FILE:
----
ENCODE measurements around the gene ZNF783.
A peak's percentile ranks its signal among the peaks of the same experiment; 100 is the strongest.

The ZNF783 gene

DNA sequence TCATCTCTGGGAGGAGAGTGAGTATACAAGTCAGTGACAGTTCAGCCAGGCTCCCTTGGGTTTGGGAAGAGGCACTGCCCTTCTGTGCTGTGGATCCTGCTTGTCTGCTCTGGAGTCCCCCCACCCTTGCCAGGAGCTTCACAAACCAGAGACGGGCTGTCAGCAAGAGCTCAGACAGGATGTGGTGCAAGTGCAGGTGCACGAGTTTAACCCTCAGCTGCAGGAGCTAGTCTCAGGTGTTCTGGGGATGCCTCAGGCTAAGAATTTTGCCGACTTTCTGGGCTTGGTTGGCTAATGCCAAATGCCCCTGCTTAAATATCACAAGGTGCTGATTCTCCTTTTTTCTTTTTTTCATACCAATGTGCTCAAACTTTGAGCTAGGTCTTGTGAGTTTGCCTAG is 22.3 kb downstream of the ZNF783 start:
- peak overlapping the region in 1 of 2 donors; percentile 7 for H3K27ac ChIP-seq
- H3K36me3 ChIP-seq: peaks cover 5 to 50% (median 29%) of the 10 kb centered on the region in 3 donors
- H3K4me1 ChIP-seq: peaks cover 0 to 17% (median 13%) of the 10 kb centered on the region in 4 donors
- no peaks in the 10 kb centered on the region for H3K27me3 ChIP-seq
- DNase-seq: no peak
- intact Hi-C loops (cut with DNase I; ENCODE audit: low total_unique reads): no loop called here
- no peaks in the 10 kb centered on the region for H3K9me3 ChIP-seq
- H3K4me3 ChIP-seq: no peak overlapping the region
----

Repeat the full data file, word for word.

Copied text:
ENCODE measurements around the gene ZNF783.
A peak's percentile ranks its signal among the peaks of the same experiment; 100 is the strongest.

The ZNF783 gene

DNA sequence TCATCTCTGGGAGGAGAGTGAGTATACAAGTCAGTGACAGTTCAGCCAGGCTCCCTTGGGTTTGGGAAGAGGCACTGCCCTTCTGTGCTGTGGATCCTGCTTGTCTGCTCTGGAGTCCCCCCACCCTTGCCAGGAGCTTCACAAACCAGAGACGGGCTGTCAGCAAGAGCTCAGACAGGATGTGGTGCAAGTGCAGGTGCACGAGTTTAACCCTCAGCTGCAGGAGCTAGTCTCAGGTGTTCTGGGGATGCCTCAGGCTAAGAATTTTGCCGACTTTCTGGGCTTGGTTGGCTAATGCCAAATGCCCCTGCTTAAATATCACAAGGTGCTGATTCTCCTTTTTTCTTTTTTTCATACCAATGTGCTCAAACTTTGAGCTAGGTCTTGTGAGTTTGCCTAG is 22.3 kb downstream of the ZNF783 start:
- peak overlapping the region in 1 of 2 donors; percentile 7 for H3K27ac ChIP-seq
- H3K36me3 ChIP-seq: peaks cover 5 to 50% (median 29%) of the 10 kb centered on the region in 3 donors
- H3K4me1 ChIP-seq: peaks cover 0 to 17% (median 13%) of the 10 kb centered on the region in 4 donors
- no peaks in the 10 kb centered on the region for H3K27me3 ChIP-seq
- DNase-seq: no peak
- intact Hi-C loops (cut with DNase I; ENCODE audit: low total_unique reads): no loop called here
- no peaks in the 10 kb centered on the region for H3K9me3 ChIP-seq
- H3K4me3 ChIP-seq: no peak overlapping the region